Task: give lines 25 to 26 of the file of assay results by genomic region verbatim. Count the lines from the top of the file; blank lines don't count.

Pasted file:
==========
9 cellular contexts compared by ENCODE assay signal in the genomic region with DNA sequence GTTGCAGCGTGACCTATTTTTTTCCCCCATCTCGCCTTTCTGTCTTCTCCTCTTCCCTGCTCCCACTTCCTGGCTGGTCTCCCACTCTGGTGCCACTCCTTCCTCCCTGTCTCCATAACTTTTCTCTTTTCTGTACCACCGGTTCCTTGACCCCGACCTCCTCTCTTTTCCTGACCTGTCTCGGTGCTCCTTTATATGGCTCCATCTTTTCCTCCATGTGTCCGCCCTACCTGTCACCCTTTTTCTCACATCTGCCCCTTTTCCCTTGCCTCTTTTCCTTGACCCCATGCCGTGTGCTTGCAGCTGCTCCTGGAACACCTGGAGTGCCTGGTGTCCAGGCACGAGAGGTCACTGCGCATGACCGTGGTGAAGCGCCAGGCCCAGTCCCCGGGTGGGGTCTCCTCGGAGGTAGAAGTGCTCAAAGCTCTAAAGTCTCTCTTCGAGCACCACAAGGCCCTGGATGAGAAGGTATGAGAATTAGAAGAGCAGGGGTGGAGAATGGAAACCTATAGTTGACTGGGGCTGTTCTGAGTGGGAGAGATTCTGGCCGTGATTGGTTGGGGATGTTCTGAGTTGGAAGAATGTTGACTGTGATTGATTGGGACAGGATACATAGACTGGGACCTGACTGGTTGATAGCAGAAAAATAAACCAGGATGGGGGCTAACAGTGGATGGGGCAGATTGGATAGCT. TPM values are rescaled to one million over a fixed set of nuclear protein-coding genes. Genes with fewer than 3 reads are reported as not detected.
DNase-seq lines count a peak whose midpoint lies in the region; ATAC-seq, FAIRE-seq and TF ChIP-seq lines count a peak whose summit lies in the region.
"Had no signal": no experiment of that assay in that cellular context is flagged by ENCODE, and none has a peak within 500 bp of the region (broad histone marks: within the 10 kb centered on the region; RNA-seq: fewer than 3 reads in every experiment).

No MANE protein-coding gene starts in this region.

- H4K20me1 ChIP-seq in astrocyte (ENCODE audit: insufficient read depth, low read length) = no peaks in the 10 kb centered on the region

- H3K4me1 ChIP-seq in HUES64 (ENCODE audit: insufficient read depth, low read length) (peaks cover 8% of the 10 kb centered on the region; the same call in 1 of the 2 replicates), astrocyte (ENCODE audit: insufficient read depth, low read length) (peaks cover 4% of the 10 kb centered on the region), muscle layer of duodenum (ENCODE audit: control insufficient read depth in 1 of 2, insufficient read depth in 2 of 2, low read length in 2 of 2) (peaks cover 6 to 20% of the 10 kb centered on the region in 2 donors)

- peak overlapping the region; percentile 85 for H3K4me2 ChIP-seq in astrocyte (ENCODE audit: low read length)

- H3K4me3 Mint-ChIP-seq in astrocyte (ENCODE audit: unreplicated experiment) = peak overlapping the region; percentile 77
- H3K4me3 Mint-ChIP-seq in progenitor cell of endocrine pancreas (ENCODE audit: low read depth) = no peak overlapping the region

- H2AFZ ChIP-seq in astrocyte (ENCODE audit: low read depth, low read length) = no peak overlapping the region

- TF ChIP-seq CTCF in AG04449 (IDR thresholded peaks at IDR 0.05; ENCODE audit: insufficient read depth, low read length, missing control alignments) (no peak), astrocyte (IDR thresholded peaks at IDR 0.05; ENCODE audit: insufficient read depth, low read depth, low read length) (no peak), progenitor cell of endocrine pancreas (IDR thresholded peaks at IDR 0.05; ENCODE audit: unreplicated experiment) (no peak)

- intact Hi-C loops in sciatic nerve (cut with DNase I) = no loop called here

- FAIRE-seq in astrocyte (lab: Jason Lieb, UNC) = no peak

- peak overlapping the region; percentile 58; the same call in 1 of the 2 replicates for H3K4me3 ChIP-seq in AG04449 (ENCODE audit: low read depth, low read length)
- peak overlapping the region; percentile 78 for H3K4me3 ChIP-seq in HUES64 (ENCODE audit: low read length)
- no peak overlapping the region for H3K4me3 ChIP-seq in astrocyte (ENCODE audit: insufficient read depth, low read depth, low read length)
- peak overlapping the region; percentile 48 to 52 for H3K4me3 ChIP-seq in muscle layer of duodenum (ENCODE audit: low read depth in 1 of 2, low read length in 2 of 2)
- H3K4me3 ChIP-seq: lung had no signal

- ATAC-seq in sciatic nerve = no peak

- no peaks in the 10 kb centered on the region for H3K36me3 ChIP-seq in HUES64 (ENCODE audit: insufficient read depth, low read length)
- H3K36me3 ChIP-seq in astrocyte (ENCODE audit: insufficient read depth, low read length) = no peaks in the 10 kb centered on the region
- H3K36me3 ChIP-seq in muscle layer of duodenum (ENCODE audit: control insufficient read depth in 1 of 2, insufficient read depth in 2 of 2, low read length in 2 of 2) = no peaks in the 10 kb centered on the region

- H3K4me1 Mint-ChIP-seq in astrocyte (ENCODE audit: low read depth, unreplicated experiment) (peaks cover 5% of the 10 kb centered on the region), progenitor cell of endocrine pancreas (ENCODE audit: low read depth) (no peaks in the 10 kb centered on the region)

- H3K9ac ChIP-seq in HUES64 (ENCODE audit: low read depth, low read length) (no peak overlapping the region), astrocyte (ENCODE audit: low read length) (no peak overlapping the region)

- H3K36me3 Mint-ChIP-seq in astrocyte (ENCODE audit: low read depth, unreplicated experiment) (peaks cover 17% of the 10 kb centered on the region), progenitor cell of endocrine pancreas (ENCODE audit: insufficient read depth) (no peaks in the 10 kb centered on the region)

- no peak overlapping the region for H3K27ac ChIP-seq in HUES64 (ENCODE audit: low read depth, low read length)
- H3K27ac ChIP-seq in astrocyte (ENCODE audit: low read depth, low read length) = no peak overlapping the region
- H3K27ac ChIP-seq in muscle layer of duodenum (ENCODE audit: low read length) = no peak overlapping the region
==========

- H3K36me3 Mint-ChIP-seq in astrocyte (ENCODE audit: low read depth, unreplicated experiment) (peaks cover 17% of the 10 kb centered on the region), progenitor cell of endocrine pancreas (ENCODE audit: insufficient read depth) (no peaks in the 10 kb centered on the region)

- no peak overlapping the region for H3K27ac ChIP-seq in HUES64 (ENCODE audit: low read depth, low read length)